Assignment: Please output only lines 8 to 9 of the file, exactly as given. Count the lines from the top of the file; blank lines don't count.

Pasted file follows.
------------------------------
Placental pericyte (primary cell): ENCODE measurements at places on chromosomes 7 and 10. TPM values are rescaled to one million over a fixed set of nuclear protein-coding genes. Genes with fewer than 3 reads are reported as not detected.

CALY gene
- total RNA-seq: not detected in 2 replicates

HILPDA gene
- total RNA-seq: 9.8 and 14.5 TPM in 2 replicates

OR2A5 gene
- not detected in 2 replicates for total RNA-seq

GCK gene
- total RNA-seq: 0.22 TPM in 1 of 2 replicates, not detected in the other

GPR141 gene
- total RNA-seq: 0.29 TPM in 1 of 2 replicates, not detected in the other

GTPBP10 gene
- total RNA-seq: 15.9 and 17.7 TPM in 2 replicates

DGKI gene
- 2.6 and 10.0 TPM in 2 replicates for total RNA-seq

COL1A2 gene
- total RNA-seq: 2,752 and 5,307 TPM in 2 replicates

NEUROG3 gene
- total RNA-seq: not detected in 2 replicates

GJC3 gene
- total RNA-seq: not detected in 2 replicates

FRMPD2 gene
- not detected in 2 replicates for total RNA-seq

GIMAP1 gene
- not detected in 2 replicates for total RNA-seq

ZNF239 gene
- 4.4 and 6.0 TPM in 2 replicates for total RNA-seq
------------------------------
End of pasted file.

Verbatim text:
GCK gene
- total RNA-seq: 0.22 TPM in 1 of 2 replicates, not detected in the other